Panasonic Corp., retail giant Aeon Co. and four other domestic firms arranged a joint recruitment event Saturday in Tokyo, targeting Chinese students attending Japanese universities whom they view as critical to their success in China.
The companies decided to hold the job fair at home rather than in China in hopes they would find potential recruits who are more likely to adapt to Japan’s corporate culture. Precision equipment maker Omron Corp., air conditioner manufacturer Daikin Industries Ltd., office supplies maker Kokuyo Co. and Ryohin Keikaku Co., owner of the Muji brand, also participated in the event.
“While there is a race among Japanese companies to hire workers in China, there are many Chinese students in Japan who are looking for jobs,” said Yasumasa Hitomi, general manager at Kokuyo’s human resource department and who proposed the event. “In such a situation I thought, why not hold a recruiting event in Japan for Chinese people?”
The job fair, held at Meiji University in Chiyoda Ward, comes at a time when domestic businesses are struggling to recruit enough workers in China, partly because European and U.S. companies offer higher salaries and are therefore seen as better options, Hitomi said.
Around 100 Chinese students attended the event, listening to presentations about the six companies’ subsidiaries in China and the jobs on offer. It specifically targeted students who are set to graduate in September or next March.
“We hope to attract Chinese students who have learned and understand Japanese culture, as well as the high standards of Japanese customer service, for example through part-time jobs” they may have held, said Xu Jie, manager of Aeon’s recruitment team.
Xu said the supermarket operator is in need of such personnel to continue offering products and services of outstanding quality, noting demand for them is surging in China.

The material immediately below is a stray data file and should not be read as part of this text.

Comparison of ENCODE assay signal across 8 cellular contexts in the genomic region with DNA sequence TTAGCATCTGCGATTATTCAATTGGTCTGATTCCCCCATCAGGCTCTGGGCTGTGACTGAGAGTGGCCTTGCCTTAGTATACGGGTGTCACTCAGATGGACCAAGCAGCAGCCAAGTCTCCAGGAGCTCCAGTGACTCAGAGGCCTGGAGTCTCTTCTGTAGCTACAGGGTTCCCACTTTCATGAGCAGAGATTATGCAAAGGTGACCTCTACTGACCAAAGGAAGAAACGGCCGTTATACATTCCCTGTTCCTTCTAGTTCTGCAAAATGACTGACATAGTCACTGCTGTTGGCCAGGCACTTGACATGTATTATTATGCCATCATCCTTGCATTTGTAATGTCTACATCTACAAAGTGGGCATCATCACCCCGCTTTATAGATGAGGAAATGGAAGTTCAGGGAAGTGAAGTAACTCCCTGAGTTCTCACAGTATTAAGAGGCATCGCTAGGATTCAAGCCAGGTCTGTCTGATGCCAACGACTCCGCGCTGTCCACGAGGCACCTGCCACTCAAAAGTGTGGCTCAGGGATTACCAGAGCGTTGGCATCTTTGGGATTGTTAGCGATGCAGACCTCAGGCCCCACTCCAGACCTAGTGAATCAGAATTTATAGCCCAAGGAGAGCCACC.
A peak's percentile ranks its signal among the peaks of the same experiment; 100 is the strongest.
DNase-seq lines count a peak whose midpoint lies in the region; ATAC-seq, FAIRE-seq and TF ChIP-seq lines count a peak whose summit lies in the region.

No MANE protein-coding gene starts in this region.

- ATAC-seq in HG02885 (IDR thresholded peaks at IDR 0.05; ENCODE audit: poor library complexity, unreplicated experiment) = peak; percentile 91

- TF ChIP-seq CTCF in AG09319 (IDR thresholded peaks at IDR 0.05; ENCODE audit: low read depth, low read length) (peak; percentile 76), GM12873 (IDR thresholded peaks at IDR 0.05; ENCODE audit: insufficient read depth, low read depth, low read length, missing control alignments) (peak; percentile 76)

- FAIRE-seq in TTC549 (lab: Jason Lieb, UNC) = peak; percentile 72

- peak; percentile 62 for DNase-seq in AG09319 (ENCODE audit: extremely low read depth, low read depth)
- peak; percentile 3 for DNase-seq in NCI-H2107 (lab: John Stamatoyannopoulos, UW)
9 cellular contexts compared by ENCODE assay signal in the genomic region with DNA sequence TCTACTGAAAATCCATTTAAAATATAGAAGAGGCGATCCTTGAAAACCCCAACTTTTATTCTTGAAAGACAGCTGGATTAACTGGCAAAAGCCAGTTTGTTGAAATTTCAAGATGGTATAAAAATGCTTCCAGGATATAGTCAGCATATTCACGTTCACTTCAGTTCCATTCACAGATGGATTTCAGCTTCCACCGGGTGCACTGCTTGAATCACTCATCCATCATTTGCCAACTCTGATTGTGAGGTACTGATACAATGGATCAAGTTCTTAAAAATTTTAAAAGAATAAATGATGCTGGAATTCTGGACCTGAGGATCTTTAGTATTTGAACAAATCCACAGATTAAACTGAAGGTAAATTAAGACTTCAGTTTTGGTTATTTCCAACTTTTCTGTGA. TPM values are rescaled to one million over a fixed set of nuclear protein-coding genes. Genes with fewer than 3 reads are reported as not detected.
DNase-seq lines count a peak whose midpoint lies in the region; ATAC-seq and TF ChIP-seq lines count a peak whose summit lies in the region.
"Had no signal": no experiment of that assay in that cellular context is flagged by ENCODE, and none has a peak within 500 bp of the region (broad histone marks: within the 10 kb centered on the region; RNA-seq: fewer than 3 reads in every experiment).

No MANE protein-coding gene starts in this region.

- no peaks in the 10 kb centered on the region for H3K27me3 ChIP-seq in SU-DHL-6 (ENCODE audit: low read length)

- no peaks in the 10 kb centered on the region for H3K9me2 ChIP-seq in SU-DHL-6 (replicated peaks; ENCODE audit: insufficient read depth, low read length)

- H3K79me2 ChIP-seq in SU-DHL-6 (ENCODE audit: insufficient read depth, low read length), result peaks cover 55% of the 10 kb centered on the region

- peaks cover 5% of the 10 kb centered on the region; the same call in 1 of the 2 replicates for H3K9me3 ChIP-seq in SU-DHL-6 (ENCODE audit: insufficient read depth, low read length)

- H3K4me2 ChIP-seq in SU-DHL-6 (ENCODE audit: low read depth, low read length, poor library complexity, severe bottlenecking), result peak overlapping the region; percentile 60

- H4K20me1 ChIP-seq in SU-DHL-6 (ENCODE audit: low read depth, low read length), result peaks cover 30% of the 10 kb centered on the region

“We may not be able to offer big salaries like our major competitors in the U.S. and Europe, but I hope some Chinese people will feel more comfortable working for Japanese firms,” which put a strong emphasis on thorough training programs, Kokuyo’s Hitomi said.
At a panel discussion, representatives from each company answered various questions from the students, including about career paths, how their Japanese-language skills would be put to use, and the differences between working at corporate headquarters in Japan and Chinese subsidiaries.
“I was undecided about whether to stay in Japan, but after listening to the talks today I feel I can go return home without any worries” and put my experiences in Japan to use, said Wang Shu, a 24-year-old graduate student from Meiji University.
“I wouldn’t have learned about an attractive company like Kokuyo if I hadn’t come” to the recruitment event, said Wang, who hails from the Inner Mongolia Autonomous Region and hopes to work in major cities such as Beijing or Shanghai.
Kenji Tsuru, general manager of Panasonic Corp.’s drive to hire Chinese workers, said, “We hope to attract personnel that will act as a bridge between the two countries as the company expands its business in China.”
Panasonic stressed its business-to-business operations at major events in China, including the 2008 Beijing Olympics and the Shanghai World Expo in 2010, hoping to impress and appeal to the students.
Daikin’s general manager of human resources, Wang Bin, encouraged participants to have confidence in themselves, as their time in Japan has given them a major advantage over others in their generation who have not ventured outside China.
“The experience of overcoming difficulties in a different environment is a positive factor in finding work in today’s increasingly diversified” business world, Wang said.
Bai Fengjiao, a 23-year-old graduate student from Musashino University, said the job fair helped to expand his horizons.
“I was primarily looking to work in the hotel and tourism industry, but after taking part in today’s event I think I could have a shot at other industries too.”